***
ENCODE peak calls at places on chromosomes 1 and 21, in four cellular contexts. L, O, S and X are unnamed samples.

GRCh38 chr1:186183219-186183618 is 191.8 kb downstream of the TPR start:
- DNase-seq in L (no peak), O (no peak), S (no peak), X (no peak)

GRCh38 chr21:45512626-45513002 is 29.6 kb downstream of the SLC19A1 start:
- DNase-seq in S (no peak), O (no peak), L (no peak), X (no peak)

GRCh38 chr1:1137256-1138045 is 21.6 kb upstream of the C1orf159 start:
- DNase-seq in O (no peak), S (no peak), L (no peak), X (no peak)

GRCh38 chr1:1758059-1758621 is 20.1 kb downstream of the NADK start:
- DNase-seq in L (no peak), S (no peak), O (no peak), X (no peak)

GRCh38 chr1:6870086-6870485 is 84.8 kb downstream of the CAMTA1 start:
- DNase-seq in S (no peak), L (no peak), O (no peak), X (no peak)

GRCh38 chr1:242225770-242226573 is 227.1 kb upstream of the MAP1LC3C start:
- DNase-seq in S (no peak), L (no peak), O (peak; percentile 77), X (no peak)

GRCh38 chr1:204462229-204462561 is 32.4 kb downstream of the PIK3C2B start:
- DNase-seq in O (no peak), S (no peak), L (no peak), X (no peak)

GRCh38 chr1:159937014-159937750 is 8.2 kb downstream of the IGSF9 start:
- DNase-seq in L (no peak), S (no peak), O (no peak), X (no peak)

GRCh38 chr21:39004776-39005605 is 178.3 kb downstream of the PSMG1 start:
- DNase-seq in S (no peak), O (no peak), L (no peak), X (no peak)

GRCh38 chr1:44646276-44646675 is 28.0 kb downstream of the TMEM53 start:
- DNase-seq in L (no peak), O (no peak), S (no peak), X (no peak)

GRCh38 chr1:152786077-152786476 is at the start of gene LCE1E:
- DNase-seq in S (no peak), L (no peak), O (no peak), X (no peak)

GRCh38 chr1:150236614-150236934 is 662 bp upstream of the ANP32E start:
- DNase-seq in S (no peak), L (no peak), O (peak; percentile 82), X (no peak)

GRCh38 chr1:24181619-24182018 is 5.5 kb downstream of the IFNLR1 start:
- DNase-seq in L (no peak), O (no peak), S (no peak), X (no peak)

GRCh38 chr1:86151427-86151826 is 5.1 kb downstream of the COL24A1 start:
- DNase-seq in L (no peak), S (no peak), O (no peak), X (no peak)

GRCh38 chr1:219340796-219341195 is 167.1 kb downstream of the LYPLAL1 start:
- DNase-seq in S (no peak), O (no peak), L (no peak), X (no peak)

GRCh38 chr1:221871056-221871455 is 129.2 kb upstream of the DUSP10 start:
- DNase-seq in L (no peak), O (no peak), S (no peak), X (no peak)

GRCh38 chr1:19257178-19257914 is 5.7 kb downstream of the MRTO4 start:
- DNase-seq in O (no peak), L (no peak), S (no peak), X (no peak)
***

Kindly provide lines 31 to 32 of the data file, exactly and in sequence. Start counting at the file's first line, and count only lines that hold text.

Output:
- DNase-seq in S (no peak), O (no peak), L (no peak), X (no peak)

GRCh38 chr1:221871056-221871455 is 129.2 kb upstream of the DUSP10 start: